Co-founders Anne-Marie Huby and Zarine Kharas of the London based charity JustGiving are using innovative new data tools to target potential fundraisers online
“We want to aid serendipity,” says Anne-Marie Huby, who co-founded the charity fundraising website JustGiving with Zarine Kharas in 2000. She’s talking about the company’s development of “big data” tools, with which they are starting to more precisely target potential fundraisers online.
But serendipity is more than just a key word for JustGiving – it has been at its heart since Kharas, an investment banker, first came up with the idea of a website that would help people find charities they cared about and enable donations, more than a decade ago, and it has powered the company’s success ever since.
This was in the early days of the worldwide web, of course, pre-dotcom bubble, and finding people to believe in the internet was always going to be a challenge. It was lucky, then, that a common contact decided to introduce Kharas to Huby, at that time running the UK branch of Médécins Sans Frontières (Doctors Without Borders.) She, too, was considering how charity could harness the internet for fundraising.
“This was 1999 and I had been looking for a while at the internet and thought okay, there must be a service that we can plug and play with. But as a charity, once you got close to it, you realised it was really complex: your systems need to talk to the bank, you need to hire people, you maintain whatever you cobble together, there’s nothing that’s really suited to charity.”
They met, they sparked, they got excited and started to pull JustGiving together. But then the bubble burst. Suddenly, no one trusted the internet and they began to run out of money.
That’s when serendipity struck again, in the form of investor, entrepreneur and philanthropist Bela Hatvany. Huby credits the company’s success over that of its numerous competitors to Hatvany’s approach to business.
“He’s a very unusual values-driven investor. He invested and enabled us to expand the team and we were able to bring the tech in-house, to start building a platform, and most importantly to establish a culture of long-term thinking. It took us five years to break even, which is not unusual for a tech company, but for a private company it is.”
Hatvany allowed JustGiving to take its time, says Huby: “When we are asked how we survived when similar companies failed, it was through lack of investment or impatient capital that they were forced to make decisions that basically killed them,” she explains. “It gives you an enormous competitive advantage to be able to say we are taking time to test this model, we are learning and pivoting and having another go at the same question over a period of time. Bela is such a visionary. He has a passion for more community-minded industries.”
Of course, the community-minded, or socially conscious, industries are where JustGiving had something of a wobble a few years ago, when an indignant public began to realise that five per cent of their money – hard-earned on a marathon or bike ride or other sponsorship – went to JustGiving rather than their chosen charity. Huby and Kharas offered a robust defence at the time, and continue to do so.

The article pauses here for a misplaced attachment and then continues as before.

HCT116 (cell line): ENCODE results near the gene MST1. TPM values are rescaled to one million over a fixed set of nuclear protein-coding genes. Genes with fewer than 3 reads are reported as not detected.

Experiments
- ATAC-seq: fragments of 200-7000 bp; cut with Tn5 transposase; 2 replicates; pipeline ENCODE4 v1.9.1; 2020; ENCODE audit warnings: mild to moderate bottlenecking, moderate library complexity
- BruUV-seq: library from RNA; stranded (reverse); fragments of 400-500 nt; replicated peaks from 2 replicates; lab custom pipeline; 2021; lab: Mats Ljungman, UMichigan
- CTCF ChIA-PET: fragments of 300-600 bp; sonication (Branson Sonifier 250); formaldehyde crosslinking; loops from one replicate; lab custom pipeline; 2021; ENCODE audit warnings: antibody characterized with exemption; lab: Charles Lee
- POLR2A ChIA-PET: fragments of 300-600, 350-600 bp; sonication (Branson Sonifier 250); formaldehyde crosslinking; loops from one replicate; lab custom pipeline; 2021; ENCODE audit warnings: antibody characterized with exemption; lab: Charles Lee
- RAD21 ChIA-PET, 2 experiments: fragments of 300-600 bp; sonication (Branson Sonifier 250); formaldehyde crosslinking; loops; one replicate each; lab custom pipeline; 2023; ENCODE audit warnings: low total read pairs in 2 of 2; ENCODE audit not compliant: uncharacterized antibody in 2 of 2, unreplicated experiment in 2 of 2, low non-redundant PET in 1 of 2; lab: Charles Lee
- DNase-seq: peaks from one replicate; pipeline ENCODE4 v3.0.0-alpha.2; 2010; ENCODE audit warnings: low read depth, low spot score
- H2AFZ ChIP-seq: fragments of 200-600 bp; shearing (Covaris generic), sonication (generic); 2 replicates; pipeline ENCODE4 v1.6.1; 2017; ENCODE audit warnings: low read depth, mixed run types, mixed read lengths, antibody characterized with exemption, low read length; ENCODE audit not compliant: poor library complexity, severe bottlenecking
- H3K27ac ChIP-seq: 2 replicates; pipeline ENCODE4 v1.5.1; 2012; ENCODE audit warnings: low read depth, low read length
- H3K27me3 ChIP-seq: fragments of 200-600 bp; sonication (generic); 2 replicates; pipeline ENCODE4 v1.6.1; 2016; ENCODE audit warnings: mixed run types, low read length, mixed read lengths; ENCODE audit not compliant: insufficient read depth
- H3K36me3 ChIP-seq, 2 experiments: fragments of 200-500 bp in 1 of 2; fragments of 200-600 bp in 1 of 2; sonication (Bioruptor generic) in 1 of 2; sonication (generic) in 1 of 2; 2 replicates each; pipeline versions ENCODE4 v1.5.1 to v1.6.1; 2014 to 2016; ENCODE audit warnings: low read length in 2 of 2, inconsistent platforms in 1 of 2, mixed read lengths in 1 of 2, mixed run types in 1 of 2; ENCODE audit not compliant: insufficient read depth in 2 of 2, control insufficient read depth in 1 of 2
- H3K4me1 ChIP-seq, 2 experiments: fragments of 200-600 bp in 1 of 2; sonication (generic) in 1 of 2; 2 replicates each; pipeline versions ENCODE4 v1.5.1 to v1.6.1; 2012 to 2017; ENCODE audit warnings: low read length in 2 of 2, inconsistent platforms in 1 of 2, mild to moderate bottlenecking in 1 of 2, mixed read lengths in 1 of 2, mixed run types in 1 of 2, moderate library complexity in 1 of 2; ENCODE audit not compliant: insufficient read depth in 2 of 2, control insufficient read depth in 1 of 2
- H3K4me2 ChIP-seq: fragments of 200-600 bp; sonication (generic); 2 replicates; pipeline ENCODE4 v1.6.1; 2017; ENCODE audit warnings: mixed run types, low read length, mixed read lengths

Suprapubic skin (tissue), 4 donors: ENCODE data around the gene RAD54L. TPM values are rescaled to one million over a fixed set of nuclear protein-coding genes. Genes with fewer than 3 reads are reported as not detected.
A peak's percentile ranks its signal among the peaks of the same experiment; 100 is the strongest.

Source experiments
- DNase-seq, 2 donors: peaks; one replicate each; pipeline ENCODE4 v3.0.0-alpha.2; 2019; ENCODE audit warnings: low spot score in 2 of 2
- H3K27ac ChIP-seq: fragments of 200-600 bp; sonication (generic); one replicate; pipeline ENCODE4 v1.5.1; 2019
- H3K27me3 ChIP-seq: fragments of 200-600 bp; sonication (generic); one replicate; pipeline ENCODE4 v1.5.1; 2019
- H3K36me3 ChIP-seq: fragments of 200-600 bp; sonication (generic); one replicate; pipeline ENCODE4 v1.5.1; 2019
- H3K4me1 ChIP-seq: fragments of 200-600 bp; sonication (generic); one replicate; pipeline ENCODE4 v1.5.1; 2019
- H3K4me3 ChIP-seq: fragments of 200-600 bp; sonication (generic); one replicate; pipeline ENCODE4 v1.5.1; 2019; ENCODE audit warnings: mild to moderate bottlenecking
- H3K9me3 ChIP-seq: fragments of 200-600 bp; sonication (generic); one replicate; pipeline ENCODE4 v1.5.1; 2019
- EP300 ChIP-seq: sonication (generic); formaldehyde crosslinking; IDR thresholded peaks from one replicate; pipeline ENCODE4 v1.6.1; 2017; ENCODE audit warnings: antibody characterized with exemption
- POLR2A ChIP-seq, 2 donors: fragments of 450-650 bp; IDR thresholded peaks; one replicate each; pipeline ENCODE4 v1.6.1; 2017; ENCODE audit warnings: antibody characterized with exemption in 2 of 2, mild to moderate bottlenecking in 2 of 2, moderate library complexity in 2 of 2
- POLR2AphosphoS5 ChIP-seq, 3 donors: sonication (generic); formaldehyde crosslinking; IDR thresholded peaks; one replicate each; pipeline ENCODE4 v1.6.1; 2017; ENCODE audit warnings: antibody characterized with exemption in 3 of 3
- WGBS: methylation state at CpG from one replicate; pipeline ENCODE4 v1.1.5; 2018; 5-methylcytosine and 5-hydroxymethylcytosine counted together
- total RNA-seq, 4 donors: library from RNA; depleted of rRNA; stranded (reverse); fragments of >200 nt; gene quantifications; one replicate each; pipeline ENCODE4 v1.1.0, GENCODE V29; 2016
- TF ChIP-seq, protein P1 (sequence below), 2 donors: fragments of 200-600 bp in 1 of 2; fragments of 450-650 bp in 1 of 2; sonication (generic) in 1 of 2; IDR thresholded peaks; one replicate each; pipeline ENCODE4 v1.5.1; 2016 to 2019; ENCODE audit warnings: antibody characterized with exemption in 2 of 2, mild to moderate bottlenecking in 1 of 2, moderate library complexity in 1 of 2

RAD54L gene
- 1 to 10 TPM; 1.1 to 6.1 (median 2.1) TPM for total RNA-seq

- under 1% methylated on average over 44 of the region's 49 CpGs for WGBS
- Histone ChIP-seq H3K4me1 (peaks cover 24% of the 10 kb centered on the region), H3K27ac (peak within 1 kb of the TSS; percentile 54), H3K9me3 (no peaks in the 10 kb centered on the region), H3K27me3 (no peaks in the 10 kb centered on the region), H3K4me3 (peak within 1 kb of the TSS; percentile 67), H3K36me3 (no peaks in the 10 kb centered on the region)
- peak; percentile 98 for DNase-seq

… charities create this rosy impression of costing nothing to run and they have educated their donors into thinking everything happens for free.
“We have never maximised profit,” says Huby. “We needed to be profitable, because we needed to generate a surplus, because a surplus enables us to reinvest more, but we have never maximised it.”
Kharas adds: “Right from the word go, on every page we would say how we make money. I think often charities create this rosy impression of costing nothing to run and they have educated their donors into thinking everything happens for free. But you want world-class people and there are some hard realities. We never tried to hide it, but we behave in a trustworthy way. The money got to the charities on time, no one was being paid huge sums of money and the charities started endorsing us.”
Indeed, with a growing community of around 21 million users and having raised in excess of $2.3 billion, the difference JustGiving has made to charitable donations is immense.
“Big charities have told us that on any fundraising event, such as a marathon, they typically wouldn’t get a third of the money that was promised to them,” says Kharas, adding that it was less through dishonesty than the simple embarrassment of having to chase friends for cash.
And it is this embarrassment that the company hopes will end with its clever use of social data and that serendipity they are so keen on. JustGiving has, says Huby, become uniquely good at measuring the value of social shares on networking sites such as Facebook.
“The idea of privacy has really evolved and people are much more likely to share what they are doing, what they like, and so on,” she says. “That gives us an opportunity to work out better what your network is doing [as well as] other people’s current activities to create more visibility for the generous actions of others in your network.”
Even better, says Kharas, is that as participants prepare for their events, they can tell their stories on their timelines and it does not simply feel like asking for money. And in an era when people are increasingly stretched financially, this softly-softly approach and sense of trust (“One thing you will not find on JustGiving is adverts for insurance or credit cards,” says Huby) are a clever way of keeping the funds coming in.
Not that they need too much encouragement even now, says Kharas. “The world over, the poor are more generous than the rich.”